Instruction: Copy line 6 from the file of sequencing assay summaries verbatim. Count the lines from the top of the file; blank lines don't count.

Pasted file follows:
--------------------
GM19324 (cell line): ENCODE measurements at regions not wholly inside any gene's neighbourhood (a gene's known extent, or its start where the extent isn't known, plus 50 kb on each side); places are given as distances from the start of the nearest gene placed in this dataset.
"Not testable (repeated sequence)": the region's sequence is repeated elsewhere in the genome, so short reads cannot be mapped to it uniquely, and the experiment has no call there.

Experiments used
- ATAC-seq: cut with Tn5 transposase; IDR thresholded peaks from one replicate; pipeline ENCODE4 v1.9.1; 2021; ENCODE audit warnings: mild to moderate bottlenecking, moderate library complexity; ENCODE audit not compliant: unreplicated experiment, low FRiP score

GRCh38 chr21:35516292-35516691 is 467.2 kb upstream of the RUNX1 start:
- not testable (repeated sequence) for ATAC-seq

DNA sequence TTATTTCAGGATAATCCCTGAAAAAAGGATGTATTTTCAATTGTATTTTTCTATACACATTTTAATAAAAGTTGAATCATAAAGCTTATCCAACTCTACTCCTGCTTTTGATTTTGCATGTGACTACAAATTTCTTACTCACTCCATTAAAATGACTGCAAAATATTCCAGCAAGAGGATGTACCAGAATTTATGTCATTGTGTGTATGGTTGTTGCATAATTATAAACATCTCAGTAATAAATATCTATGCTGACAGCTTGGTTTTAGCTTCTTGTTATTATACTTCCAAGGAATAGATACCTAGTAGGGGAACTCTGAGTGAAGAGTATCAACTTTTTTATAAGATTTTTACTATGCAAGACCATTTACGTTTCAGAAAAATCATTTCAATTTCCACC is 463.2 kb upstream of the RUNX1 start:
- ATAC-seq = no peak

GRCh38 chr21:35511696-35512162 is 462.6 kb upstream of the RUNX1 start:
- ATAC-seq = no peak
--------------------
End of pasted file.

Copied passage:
- not testable (repeated sequence) for ATAC-seq